I have recently purchased a new portable air conditioning unit. For some reason when I am using it the RH increases rapidly. The exhaust pipe goes through the wall and appears to have a good seal. The BTU’s seem to be suitable for the room size. Does anyone have any suggestions on what the issue could be?

  • Are you checking the humidity with a hygrometer?
    – Kris
    Aug 4 '20 at 22:19
  • Model make of unit? Where are you located? Is it running on highest fan speed? How long dies it take to cycle?
    – Kris
    Aug 4 '20 at 22:53
  • 1 hose or 2 hose , the model would be helpful.
    – Ed Beal
    Aug 5 '20 at 14:38

The amount of water vapor that air can hold depends on the termperature. Warm air can hold more moisture than cold. The relative humidity is the amount of moisture in the air compared with the maximum that it could hold at that temperature.

If you rapidly cool the air, then the relative humidity will go up, even if the total amount of moisture stays the same.

Air conditioners condense moisture from the air. In a portable unit, there is probably a tank that needs to be emptied from time to time. But it may take some time for enough water to condense out to make up for the temperature drop.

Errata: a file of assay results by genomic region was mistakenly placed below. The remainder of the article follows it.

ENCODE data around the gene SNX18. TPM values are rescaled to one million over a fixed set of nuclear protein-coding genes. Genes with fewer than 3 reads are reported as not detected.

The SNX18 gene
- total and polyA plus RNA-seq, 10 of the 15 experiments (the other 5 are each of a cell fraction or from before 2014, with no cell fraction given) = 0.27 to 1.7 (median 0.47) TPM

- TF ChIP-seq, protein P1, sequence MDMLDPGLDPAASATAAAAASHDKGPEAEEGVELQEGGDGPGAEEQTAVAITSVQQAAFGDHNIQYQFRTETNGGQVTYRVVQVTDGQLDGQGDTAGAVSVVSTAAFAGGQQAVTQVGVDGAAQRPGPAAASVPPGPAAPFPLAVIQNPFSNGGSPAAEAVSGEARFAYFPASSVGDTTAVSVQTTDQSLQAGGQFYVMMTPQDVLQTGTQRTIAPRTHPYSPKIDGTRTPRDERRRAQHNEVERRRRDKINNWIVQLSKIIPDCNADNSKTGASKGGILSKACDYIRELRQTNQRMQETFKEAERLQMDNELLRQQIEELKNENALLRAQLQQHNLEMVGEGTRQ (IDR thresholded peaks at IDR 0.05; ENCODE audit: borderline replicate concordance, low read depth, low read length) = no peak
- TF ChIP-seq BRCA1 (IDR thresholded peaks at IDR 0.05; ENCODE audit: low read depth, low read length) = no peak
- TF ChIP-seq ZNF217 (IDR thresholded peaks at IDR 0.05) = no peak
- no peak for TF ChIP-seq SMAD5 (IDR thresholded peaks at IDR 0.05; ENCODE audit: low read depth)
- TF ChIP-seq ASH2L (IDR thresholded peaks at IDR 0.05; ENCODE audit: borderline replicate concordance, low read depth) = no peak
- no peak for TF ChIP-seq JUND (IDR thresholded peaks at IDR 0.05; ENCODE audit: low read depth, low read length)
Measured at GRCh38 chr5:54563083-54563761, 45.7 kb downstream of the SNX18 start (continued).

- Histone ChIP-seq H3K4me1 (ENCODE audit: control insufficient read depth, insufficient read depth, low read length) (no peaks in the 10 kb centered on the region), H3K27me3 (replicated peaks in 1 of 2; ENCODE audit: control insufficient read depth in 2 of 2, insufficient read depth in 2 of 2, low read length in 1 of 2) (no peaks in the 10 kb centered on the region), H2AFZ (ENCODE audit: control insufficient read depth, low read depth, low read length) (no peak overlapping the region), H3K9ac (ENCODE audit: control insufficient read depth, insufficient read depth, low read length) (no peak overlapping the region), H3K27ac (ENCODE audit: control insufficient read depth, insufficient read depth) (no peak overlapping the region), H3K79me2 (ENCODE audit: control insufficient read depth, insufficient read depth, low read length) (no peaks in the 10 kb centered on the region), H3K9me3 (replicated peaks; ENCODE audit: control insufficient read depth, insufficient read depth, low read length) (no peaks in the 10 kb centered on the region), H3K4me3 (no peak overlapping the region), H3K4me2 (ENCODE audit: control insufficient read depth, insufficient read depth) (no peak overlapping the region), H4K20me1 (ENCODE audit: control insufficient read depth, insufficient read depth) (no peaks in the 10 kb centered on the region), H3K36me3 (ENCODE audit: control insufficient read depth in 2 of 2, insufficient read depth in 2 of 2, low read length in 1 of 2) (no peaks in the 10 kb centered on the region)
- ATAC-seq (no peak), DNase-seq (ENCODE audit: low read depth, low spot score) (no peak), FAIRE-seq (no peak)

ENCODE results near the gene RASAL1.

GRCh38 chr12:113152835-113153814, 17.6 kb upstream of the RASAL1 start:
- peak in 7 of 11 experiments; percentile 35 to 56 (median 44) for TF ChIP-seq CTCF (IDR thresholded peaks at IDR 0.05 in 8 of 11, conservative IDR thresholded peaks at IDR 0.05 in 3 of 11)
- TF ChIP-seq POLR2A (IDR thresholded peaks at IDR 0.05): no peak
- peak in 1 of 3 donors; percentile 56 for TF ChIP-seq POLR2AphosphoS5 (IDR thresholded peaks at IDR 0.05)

If the A/C unit is cooling the room but not running long enough to remove the humidity, then YES, the % of relative humidity will rise. If by chance the A/C unit is too large for the space it is cooling then it will not run long enough to reduce the relative humidity.

Also, those type units exhaust air from the room as it is running and unconditioned air has to be migrating to that room to make up for the air that is being expelled. A better choice would be a portable unit that has 2 pipes; 1 to bring in the required air for the unit to operate properly and one to exhaust the warmed air that is produced by the units operation. I call the units with 1 hose a 1/2 A/C unit since they only satisfy 1/2 of the air requirements for proper operation. For a more comfortable room you need to install the correct unit.

To better understand humidity, you need to get a book or search online and learn about the relationship between % of relative humidity and air temperatures. A quick learn is that as air temperatures fall the % of relative humidity rises and visa-versa.

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